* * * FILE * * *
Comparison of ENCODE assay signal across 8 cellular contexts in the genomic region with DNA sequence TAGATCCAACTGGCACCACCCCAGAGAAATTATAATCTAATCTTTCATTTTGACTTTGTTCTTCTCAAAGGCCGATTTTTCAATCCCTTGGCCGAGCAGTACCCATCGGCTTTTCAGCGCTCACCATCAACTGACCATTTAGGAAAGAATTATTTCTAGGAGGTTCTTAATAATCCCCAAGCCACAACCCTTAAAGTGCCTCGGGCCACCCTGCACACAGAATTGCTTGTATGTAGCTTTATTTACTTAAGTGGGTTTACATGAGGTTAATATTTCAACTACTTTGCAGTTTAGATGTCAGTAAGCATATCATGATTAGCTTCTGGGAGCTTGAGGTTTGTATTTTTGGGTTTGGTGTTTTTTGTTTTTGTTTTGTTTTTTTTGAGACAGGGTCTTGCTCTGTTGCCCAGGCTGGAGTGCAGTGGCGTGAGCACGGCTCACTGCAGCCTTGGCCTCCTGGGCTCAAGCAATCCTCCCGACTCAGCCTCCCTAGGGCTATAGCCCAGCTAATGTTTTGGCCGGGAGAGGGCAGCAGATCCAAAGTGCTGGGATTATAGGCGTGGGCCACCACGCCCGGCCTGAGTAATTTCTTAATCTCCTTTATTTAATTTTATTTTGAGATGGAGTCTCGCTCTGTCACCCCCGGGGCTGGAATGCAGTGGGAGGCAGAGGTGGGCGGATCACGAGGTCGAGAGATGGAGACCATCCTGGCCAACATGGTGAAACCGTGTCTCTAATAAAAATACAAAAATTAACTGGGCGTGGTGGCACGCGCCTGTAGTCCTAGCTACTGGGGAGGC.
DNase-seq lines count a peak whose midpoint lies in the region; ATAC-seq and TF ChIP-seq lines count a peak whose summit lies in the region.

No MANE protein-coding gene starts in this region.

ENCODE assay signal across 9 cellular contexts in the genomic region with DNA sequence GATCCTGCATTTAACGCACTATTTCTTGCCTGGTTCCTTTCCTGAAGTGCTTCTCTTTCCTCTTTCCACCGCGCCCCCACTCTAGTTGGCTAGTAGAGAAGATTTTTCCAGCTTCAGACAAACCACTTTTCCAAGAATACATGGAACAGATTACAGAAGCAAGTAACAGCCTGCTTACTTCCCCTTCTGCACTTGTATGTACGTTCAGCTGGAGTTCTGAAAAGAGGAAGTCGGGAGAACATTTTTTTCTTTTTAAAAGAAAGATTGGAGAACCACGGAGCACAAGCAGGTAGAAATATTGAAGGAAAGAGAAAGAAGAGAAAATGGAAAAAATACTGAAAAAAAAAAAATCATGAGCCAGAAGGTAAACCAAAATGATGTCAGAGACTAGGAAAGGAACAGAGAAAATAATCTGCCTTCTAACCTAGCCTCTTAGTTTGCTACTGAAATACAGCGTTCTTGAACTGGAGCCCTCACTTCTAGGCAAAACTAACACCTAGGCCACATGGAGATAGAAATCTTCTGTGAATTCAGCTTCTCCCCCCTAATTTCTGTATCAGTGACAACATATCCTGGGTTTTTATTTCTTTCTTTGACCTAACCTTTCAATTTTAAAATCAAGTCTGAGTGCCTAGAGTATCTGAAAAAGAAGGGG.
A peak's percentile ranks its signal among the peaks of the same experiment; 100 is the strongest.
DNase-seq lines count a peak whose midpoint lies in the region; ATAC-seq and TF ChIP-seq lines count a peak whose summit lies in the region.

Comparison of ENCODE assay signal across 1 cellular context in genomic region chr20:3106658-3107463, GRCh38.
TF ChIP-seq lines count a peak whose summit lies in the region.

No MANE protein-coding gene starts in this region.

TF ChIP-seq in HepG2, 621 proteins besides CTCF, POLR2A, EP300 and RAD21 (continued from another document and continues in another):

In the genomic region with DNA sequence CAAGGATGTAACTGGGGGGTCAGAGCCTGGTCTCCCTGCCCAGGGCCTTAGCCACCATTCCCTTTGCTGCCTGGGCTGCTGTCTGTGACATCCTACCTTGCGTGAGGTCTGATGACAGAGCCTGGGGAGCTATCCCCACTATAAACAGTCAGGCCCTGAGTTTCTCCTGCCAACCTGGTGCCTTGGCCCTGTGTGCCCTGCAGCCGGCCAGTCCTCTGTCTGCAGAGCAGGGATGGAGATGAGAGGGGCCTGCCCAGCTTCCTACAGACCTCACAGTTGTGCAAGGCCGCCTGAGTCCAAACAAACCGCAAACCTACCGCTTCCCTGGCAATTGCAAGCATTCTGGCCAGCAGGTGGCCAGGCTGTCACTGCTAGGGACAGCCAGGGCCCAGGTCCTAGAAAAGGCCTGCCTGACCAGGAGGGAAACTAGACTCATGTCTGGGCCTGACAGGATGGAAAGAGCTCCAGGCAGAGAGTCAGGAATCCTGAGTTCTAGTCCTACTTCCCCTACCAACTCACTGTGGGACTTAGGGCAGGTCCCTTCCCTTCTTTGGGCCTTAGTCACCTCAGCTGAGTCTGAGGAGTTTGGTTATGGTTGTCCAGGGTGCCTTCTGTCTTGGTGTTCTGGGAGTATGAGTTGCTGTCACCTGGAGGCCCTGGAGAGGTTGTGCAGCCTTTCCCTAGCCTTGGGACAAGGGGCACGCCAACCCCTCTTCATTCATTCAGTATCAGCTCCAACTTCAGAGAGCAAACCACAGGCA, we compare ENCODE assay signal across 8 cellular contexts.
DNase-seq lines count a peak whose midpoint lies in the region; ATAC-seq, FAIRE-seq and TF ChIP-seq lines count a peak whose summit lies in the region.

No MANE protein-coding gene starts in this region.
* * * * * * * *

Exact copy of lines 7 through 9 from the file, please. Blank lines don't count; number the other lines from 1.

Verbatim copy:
Comparison of ENCODE assay signal across 1 cellular context in genomic region chr20:3106658-3107463, GRCh38.
TF ChIP-seq lines count a peak whose summit lies in the region.

No MANE protein-coding gene starts in this region.